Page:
Genealogical Records

House of Lords written question – answered on 19 March 2007.

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Photo of Lord Laird Lord Laird Crossbench

asked Her Majesty's Government:

Whether they will bring the computerised recording of genealogical records in Northern Ireland up to the same standard as in the rest of the United Kingdom.

Photo of Lord Rooker Lord Rooker Minister of State (Sustainable Farming and Food), Department for Environment, Food and Rural Affairs, Minister of State (Department for Environment, Food and Rural Affairs) (Sustainable Farming and Food), The Minister of State, Northern Ireland Office, Deputy Leader of the House of Lords

Genealogical research in Northern Ireland requires searching in a more diverse range of sources, both public and private, than is the case in the rest of the United Kingdom. The starting point is substantially different owing to the almost total absence of 19th-century census returns and of an official set of pre-1858 wills. These are available in England and Wales and in Scotland and have been the subject of extensive digitisation projects. Only the civil registration records for Scotland have been computerised, but the digitisation of those for England and Wales is now under way.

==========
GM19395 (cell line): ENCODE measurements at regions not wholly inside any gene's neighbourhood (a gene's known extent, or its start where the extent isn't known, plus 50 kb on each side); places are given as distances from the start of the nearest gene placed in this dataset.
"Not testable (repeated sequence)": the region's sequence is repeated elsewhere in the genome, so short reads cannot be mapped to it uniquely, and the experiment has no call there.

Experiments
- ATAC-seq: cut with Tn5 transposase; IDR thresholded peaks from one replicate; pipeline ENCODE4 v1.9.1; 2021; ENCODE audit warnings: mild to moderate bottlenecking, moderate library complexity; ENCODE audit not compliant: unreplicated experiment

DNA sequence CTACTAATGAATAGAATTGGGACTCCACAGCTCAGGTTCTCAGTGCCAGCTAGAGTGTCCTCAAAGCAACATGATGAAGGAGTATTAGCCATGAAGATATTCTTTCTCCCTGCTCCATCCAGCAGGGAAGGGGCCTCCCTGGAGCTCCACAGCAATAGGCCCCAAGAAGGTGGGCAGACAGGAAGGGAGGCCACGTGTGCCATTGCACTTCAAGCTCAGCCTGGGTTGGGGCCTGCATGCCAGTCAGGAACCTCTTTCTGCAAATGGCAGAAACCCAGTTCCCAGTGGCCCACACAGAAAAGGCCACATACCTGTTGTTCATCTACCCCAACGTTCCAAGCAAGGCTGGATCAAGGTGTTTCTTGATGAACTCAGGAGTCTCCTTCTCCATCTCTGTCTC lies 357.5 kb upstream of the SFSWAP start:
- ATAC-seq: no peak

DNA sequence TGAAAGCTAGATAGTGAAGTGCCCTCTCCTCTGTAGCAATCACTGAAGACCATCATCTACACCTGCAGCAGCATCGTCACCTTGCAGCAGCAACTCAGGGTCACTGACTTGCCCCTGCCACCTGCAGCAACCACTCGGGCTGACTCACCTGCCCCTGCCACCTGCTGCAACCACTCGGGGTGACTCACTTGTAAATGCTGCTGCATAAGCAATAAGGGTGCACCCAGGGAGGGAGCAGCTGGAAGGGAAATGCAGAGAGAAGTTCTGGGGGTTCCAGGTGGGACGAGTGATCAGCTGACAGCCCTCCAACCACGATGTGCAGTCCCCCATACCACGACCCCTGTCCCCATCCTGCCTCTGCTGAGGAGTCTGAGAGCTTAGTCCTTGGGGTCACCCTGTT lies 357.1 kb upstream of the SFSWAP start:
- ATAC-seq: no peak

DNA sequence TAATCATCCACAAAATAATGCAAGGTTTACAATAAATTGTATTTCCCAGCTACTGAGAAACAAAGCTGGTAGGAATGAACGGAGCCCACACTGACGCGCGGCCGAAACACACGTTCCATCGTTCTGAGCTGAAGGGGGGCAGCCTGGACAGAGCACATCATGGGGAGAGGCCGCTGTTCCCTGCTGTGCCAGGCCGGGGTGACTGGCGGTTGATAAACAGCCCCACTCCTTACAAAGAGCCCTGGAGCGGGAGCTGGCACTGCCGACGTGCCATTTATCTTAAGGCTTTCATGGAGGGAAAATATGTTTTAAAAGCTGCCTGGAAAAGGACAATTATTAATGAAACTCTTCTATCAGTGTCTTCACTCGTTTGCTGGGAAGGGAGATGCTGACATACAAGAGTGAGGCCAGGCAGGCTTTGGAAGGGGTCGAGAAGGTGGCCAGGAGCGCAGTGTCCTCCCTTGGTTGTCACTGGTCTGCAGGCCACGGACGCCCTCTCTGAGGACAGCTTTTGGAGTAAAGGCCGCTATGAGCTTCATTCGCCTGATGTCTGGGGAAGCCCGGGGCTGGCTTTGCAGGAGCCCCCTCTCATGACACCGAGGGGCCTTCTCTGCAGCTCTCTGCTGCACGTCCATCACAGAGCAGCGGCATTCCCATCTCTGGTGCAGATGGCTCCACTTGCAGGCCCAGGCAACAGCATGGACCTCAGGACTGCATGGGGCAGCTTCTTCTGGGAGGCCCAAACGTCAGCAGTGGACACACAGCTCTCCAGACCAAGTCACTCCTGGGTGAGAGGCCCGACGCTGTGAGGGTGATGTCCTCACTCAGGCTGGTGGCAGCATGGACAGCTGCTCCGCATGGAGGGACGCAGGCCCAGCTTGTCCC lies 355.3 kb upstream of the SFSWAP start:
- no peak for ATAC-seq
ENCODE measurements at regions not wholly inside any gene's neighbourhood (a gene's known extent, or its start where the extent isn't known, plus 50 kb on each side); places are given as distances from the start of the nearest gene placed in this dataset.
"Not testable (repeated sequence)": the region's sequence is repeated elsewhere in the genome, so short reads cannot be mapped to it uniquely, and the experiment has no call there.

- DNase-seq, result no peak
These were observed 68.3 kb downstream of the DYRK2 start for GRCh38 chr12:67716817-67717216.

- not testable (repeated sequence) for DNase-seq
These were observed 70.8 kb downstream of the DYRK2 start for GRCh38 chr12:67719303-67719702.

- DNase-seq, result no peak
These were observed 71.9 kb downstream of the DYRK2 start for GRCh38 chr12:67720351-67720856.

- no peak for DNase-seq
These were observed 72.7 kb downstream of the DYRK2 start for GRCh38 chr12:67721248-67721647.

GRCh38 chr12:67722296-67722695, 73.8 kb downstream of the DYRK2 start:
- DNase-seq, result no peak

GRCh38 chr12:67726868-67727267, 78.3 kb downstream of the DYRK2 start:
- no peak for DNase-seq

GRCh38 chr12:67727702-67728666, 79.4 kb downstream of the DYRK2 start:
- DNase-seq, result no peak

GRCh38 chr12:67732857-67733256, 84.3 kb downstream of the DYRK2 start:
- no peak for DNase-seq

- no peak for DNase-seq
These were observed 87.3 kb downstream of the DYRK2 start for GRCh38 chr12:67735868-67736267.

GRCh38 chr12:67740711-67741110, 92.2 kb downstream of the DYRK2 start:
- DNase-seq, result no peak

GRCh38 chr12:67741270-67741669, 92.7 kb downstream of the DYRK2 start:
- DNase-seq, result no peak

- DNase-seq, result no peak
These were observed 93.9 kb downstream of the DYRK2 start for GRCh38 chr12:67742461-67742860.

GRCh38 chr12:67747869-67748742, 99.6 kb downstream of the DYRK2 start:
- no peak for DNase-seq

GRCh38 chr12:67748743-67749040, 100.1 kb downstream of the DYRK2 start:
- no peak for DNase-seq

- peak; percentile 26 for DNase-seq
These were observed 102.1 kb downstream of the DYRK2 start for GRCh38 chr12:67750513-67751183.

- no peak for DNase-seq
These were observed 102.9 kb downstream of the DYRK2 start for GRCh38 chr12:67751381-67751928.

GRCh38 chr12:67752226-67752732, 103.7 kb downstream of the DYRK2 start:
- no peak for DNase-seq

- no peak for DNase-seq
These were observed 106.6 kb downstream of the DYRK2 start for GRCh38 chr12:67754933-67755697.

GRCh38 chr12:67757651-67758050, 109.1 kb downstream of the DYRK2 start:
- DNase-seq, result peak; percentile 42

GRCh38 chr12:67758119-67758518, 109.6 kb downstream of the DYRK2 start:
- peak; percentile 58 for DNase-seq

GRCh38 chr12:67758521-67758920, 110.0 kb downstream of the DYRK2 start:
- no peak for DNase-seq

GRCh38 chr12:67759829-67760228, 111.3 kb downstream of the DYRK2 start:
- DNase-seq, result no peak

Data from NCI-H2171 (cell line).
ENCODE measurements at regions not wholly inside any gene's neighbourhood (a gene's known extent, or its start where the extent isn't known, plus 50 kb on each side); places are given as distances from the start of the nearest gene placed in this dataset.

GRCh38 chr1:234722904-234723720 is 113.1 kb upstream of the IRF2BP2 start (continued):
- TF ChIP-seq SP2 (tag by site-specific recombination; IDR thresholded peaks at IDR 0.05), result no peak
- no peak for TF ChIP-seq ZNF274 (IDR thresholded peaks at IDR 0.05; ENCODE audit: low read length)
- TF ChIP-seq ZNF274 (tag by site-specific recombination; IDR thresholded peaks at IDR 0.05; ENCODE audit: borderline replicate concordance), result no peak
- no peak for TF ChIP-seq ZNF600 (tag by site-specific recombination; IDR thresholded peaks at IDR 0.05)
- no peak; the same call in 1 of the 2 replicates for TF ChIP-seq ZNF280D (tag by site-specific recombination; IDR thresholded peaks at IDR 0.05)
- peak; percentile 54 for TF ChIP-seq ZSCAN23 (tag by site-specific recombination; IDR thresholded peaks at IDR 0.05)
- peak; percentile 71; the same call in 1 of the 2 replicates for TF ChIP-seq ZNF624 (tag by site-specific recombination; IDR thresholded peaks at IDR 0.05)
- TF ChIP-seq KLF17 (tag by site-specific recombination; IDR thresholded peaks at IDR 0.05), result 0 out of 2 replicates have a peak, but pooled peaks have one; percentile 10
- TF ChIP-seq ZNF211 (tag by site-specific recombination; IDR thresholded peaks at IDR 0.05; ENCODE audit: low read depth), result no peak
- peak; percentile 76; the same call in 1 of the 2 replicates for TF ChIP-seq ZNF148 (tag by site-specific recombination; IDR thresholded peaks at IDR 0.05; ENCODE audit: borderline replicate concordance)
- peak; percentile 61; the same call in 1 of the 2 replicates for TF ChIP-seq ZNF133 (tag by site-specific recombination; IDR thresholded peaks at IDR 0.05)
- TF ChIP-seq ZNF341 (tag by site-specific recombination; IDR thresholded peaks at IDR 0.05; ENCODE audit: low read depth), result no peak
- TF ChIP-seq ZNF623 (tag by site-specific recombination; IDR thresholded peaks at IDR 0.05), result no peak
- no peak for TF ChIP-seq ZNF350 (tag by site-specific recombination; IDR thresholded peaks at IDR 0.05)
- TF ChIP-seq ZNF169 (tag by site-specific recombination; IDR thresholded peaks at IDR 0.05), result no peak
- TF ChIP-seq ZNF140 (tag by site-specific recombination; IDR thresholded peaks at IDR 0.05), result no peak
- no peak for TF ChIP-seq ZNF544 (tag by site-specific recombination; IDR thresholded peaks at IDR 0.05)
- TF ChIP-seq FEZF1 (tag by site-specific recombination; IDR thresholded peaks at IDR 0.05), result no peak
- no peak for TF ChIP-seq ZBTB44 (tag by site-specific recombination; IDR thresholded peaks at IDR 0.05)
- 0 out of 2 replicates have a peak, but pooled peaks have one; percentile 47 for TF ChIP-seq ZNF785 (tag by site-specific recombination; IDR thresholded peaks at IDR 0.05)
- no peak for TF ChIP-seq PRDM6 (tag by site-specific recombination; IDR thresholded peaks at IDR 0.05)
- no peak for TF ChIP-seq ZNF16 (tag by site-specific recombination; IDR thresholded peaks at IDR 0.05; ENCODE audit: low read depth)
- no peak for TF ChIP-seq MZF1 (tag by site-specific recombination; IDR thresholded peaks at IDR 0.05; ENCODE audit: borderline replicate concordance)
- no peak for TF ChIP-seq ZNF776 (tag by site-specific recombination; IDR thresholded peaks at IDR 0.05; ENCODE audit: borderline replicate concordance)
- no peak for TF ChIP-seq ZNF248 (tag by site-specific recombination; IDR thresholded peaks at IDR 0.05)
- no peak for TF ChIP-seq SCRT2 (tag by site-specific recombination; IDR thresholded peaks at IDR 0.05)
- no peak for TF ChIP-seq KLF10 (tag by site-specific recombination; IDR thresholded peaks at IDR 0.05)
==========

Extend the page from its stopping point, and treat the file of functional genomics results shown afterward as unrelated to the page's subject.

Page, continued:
Indexes of civil registration records on births, deaths and marriages in Northern Ireland have already been computerised and are available for use by members of the public in the General Register Office (GRO) Belfast. The GRO (Belfast) is also taking forward plans to digitise all civil registration records and to widen public access to them. This will bring Northern Ireland into line with the rest of the United Kingdom.

The Public Record Office of Northern Ireland (PRONI) has completed two significant digitisation projects of interest to genealogists. It is currently engaged in two further projects with plans to develop other digitised sources. Some of the primary sources that have already been digitised will act as substitutes for the destroyed census returns, thereby improving access to genealogical records in Northern Ireland.

At the same time, PRONI has been engaged in a project to put its extensive and detailed descriptive catalogues online. This will open up a vast resource to genealogists, who, for the first time, will be able to undertake comprehensive searches using personal names in the same way as genealogists can do at present in England and Wales and in Scotland.

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